So I'll do little detail entries throughout the week I guess, but for now just a general overview.
What I did: Went to Defcon, a yearly "security" conference. The main focus is computer software security but people also learn about lock picking, dumpster diving, hardware modifications, how to get away with shit, activism, culture, and debauchery.
The uber-nerd in me absolutely loves all conferences for their SESSIONS. Yes, I go on vacations to sit in lectures all day. But it's awesome. There were some not-so-great ones... I noticed several sessions about the aviation industry but both let me down. The one on air traffic control and ADS-B let me down a little, because the guy proposed no grand solutions to some obvious flaws in the FAA's new system. The one on in-aircraft wi-fi hot spots let me down a LOT because the guy evaluated these networks the same way you would an on-ground hot spot, and refused to go into the real cool factor about airplane networks, which is the handoff protocols.
There were some fabulous sessions though. Sherri Davidoff had a two-hour presentation on day one called "Death of Anonymous Travel", where she meticulously described the various systems that track our movements, what the information is used for, why it needs to be more secure and what we need to do to change things. It was a little scary. Companies that record our every stoplight location on cameras aren't subject to security audits like they should be. We're all carrying tracking devices in our cell phones right now, and the telecom companies are giving our information to the government whenever they get bored, it seems. Increasingly, businesses are refusing to let us use cash, we have to use credit cards, and lots of information is shared at every credit card transaction. And don't even get us started on RFID. So anyway, my paragraph here obviously can't do the presentation justice but it was genius.
I saw Adam Savage from Mythbusters! Sometimes DEFCON organizers seem unaware that this has become a large conference, and this was definitely a case. They allow ten minutes per session for people to transition in and out of a room, whether we're seeing some MIT kid nobody's heard of or a TV star. People were lining up an hour early for Adam's presentation. The room would be big... 900 people, but that's not a 10-minute transition. The line wrapped around the whole riviera and just about went back on itself. I personally didn't line up until 15 minutes before the presentation, and the goons (conference staff) told me that I would NOT make it in, the room would be full. 50 people behind me, they flat-out stopped letting people line up, saying they'd missed their chance, go find another session.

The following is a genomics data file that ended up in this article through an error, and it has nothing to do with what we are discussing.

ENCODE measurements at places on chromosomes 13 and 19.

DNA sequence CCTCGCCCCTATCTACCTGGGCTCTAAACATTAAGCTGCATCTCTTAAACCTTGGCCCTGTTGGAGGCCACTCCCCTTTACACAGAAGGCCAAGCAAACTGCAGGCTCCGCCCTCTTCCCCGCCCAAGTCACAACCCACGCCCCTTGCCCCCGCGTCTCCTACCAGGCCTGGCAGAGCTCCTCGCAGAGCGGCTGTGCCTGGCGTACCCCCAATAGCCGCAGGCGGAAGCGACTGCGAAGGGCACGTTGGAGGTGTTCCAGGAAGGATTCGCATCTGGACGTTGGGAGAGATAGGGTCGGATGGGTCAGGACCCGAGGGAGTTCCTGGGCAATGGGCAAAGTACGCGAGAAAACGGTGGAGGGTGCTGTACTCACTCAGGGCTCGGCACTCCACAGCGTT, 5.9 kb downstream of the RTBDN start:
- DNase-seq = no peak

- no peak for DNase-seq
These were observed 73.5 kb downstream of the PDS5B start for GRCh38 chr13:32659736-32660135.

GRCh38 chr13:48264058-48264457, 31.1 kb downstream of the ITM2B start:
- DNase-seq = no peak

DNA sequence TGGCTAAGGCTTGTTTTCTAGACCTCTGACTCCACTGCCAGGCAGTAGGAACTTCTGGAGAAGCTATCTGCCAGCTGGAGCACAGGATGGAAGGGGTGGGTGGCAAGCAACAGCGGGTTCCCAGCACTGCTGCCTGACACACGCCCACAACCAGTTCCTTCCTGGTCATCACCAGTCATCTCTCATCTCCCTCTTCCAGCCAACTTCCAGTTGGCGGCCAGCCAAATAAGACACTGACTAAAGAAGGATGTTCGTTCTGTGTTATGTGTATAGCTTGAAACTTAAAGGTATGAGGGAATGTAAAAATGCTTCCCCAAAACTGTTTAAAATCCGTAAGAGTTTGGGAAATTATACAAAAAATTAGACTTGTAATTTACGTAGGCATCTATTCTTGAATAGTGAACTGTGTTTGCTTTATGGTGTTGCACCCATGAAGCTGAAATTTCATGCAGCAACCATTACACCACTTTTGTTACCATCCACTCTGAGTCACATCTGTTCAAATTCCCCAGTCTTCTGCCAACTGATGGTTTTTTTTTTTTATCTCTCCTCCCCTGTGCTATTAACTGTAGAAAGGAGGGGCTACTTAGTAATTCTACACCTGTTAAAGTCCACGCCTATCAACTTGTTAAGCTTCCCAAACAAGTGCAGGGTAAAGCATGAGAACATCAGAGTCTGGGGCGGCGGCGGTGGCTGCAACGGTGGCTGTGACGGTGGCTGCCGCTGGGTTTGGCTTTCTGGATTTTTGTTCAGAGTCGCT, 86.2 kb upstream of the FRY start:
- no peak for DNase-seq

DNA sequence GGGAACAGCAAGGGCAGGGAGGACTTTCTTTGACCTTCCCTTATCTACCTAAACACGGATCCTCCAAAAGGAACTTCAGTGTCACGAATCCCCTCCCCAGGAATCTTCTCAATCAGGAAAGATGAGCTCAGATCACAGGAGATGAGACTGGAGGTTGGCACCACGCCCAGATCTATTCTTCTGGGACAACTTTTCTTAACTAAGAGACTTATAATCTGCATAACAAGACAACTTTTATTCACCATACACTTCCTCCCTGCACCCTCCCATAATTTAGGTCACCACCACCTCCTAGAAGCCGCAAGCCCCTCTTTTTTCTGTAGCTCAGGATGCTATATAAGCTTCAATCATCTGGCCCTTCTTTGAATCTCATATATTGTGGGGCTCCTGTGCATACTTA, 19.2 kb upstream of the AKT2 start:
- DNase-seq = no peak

Well, we all got in. Actually when the line ended the big room was only 3/4 full. 900 seats, guys, it's gonna be a big line. His presentation started a half hour late because no one was seated. There was a huge overflow room with NOBODY in it because the goons had told latecomers to go home.
But his talk was funny and enlightening. He talked about failing and what it teaches you, and told stories of his terrible failures... big ones that involve really letting people down. He said great people learn from their mistakes and correct them, and making mistakes doesn't even prevent you from making other ones, but it might at least help you recognize when you're going down that road. He doesn't trust people who say they've never failed miserably at something.
My other favorite session was about hackerspaces. It was a panel talk of people from different cities involved in these spaces. The gist is that 50 or so friends get together, pitch in $20 a month, and rent a space where they can store tools and parts, take up hobbies that would otherwise burn the house down, have social events and be a cool part of the community. Washington DC has one that's trying to get free wi-fi in economically challenged areas. The one in Toronto is teaching people to code in Python using open source textbooks. And sometimes they just do fun stuff... brew beer, make clocks, program a toilet to post to Twitter every time it flushes. It was an awesome talk that made me totally want to join a hackerspace in Wichita if we ever get that far.
Finally, I saw a guy demonstrate a modem that was built in 1964. It's "accoustic coupled", meaning you set a handset on it and it uses phone tones to send data, because back then it was illegal to plug in devices to telephone networks unless they were Ma Bell approved. He found the old part, figured out how it worked and now has an awesome working piece of history. That, my friends, is what hacking is all about!
Okay... I hate when livejournal entries are so long people are scared to read or comment, so I'm leaving this here. I did not cover much! I went to more sessions, and haven't even started talking about the parties or general vegas fun we got into, guess that'll be later!